Sing Unburied Sing feels sent-from-above: every sentence, every word, every narrative choice indisputable, perfect. But it also feels more choreographed, thoughtful, human. Jesmyn Ward is an architect, and reading Sing Unburied Sing is like gazing at a sky scraper while holding the blueprints. First you admire the beautiful etching on the column, then you keep reading and come to understand why she put the column there in the first place.
First it’s the world. The thick heat of Mississippi, the gentle drawl of our first narrator, Jojo, which adds character to the setting without being caricature. Then it’s the family drama: Jojo loves spending time with his Grandpa, wants to be just like him, but doesn’t have much respect for his mom. Grandma’s sick in the bed upstairs, Dad’s in prison, and baby sister Kayla needs protecting. Then it’s the political ramifications of history, racism, and poverty: a family that’s suffered terrible consequences for being black in the American south; characters who can’t help but fall into bad choices; a present haunted by centuries of horror and oppression. Finally, it’s the writing. The gorgeous sentences and clear metaphors that latch into your brain, the precise plot structure, the fully-developed themes.
The book begins with narration from Jojo, and I yearned to get back to him whenever the narration moved to another character. But it was good medicine to read parts of the story from other perspectives, especially Jojo’s mom’s. She seems like a deadbeat through Jojo’s eyes — and she is — but sitting in her head forced empathy. She resolves to do better; it just doesn’t take much for temptation or frustration to knock her off course.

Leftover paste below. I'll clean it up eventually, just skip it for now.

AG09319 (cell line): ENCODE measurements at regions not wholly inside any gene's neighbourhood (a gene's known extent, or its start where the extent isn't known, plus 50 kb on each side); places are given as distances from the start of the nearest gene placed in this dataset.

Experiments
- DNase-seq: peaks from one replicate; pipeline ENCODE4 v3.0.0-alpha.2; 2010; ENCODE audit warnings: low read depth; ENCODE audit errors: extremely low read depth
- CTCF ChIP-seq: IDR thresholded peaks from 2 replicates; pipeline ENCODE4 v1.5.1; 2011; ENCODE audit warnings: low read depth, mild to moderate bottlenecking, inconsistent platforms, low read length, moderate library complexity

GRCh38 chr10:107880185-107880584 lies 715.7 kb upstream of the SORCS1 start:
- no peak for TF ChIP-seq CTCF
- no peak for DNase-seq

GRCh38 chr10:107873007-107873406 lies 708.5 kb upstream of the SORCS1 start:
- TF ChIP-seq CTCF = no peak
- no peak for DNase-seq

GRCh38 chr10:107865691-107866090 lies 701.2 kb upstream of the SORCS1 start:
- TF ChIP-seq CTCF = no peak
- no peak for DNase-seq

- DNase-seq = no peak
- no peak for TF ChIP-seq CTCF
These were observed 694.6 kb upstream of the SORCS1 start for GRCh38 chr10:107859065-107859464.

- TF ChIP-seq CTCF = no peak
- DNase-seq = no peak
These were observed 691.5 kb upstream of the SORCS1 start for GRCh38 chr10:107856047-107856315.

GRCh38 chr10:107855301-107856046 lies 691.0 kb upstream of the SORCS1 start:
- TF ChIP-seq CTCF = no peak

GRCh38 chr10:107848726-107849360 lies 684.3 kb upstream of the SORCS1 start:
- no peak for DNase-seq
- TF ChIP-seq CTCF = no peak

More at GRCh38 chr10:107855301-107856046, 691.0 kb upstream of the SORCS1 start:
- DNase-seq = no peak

Sing Unburied Sing is a page-turner, but it’s not easy. In fact with the end in sight, just a few dozen pages to go, I had to put the book down. I knew the end would rip me apart, and I couldn’t bear to read it. But it feels important to look, and Ward takes care of her readers even when jabbing them in the heart.
Without hesitation I can say that Sing Unburied Sing is the best book I’ve read this year, and the clincher came when I finished the book and went back to the start. The opening paragraph is a perfect cross-section of the novel’s themes. In university I had to do a lot of ‘close reading,’ where we’d do a deep-dive on 4-8 paragraphs from a novel. ‘The opening paragraphs usually make for a good close reading,’ my professors said, but not all novels are that thoughtful. Sing Unburied Sing definitely is.